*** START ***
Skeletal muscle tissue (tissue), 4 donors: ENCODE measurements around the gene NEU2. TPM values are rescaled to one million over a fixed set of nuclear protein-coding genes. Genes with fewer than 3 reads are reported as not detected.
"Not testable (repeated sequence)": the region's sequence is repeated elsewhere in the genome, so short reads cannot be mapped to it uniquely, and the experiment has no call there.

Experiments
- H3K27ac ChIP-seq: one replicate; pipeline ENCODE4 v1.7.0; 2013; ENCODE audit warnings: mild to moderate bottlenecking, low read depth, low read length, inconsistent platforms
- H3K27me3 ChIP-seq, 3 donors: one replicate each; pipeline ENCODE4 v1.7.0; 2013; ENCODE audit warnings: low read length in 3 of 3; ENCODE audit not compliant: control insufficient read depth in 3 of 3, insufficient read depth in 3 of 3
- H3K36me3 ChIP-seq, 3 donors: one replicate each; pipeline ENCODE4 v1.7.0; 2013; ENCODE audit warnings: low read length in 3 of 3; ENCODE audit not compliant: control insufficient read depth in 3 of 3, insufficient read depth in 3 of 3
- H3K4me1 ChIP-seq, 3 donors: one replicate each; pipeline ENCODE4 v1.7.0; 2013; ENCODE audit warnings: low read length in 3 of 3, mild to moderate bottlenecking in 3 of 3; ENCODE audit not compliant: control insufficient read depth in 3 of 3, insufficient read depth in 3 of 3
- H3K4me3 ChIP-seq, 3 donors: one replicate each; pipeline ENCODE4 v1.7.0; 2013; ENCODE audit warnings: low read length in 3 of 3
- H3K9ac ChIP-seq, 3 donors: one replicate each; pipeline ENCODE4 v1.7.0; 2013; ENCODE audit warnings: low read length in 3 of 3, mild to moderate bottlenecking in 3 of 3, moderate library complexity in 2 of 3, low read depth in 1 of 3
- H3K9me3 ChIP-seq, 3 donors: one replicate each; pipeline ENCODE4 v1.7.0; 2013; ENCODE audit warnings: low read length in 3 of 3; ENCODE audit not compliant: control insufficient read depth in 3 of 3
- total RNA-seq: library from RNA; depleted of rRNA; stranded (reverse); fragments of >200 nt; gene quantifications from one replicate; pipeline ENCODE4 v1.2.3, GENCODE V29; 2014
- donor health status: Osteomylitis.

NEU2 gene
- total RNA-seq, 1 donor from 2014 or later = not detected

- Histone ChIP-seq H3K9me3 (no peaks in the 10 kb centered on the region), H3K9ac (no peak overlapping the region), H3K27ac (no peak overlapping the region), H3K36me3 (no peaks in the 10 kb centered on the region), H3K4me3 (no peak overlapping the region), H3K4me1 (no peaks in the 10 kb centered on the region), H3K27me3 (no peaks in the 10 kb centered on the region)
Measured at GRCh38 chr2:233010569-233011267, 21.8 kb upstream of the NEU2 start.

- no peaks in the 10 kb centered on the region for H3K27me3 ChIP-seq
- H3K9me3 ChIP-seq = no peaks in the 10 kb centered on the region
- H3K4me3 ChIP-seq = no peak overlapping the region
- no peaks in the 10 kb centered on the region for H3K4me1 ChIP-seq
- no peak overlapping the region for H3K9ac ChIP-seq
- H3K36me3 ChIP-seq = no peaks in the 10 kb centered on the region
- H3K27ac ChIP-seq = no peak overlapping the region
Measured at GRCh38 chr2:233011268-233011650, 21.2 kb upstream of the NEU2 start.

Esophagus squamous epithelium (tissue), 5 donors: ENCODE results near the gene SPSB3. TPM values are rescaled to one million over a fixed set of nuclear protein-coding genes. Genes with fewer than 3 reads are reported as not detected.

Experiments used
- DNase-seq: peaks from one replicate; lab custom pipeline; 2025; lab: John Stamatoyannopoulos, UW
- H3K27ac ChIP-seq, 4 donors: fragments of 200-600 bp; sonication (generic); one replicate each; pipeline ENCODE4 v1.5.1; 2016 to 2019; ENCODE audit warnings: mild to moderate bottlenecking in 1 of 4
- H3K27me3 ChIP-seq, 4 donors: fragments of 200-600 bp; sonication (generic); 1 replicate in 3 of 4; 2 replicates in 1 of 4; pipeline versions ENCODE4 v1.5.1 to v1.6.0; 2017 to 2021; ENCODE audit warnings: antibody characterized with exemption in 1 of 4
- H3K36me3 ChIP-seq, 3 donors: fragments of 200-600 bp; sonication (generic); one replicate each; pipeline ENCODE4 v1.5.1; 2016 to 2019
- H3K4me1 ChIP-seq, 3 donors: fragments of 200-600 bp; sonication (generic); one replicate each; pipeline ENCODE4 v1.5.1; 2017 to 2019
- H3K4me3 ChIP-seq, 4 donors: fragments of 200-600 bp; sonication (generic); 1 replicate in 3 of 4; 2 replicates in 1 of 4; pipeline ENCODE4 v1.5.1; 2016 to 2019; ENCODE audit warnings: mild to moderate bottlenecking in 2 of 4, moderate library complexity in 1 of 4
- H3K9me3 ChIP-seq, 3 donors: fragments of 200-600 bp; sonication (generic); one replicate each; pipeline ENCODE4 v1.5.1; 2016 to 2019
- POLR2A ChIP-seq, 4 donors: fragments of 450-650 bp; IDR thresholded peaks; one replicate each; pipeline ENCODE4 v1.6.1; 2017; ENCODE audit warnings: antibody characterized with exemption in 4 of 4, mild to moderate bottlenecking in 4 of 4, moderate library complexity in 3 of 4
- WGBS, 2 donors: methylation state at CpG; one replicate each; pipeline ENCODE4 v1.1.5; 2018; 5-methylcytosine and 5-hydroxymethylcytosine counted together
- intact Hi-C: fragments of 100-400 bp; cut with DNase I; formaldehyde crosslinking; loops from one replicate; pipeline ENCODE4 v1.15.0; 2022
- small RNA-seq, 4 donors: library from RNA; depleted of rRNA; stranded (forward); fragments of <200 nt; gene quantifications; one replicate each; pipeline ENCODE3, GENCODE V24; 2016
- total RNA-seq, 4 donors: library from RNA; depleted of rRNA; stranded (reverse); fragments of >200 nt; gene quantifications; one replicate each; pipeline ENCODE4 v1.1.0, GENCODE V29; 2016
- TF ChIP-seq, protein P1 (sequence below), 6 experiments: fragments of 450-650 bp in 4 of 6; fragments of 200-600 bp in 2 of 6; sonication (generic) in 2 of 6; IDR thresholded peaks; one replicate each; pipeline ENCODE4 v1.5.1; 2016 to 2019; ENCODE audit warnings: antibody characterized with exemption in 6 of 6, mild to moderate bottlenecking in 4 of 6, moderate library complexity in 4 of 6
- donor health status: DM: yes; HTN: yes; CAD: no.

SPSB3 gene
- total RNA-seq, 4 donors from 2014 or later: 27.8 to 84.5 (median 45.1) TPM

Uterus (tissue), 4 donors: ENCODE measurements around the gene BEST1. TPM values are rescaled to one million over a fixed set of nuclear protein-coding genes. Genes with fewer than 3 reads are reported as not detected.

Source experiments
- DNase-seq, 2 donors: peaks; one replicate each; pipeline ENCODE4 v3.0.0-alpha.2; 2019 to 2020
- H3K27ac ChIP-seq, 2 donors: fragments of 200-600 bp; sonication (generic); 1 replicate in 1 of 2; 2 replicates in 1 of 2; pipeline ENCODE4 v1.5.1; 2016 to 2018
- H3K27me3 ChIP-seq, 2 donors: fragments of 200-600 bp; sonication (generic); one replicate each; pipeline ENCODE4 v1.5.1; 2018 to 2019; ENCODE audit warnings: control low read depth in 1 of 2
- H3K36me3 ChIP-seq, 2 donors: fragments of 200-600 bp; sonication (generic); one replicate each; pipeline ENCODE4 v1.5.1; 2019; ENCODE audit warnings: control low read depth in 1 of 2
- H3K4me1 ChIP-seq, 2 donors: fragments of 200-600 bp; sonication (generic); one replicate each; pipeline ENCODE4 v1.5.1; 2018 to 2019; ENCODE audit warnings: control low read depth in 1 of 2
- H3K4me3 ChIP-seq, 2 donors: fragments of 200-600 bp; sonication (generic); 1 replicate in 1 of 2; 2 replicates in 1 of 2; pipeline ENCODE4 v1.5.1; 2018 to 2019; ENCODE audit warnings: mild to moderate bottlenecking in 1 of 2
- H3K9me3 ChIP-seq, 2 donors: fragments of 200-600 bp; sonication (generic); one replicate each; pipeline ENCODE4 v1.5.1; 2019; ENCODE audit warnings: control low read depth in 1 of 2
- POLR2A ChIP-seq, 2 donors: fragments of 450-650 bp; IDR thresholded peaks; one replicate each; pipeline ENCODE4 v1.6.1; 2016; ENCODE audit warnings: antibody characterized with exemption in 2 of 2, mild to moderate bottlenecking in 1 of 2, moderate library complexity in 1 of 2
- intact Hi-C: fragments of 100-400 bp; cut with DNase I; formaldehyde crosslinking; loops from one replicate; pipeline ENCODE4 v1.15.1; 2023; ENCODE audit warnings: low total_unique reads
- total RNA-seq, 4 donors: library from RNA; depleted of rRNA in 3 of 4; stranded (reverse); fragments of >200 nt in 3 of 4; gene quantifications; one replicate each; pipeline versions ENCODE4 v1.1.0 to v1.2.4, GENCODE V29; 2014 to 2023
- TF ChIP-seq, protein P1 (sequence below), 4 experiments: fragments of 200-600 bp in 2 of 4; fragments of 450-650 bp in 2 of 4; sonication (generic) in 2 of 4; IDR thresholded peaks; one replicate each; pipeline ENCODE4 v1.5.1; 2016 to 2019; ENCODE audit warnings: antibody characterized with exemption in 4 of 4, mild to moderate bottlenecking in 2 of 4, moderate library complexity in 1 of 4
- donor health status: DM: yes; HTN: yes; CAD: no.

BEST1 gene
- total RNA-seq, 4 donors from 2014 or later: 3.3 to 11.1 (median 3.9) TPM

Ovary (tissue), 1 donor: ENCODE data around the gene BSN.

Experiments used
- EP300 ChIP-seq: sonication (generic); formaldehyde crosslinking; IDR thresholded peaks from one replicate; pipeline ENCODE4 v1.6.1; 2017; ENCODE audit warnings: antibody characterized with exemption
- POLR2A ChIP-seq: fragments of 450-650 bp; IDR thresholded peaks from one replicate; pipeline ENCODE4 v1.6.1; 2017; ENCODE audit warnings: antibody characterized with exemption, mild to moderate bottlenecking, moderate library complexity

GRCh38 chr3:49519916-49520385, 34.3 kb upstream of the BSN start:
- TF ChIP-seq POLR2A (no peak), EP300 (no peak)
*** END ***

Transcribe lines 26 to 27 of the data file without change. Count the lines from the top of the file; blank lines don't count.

Experiments used
- DNase-seq: peaks from one replicate; lab custom pipeline; 2025; lab: John Stamatoyannopoulos, UW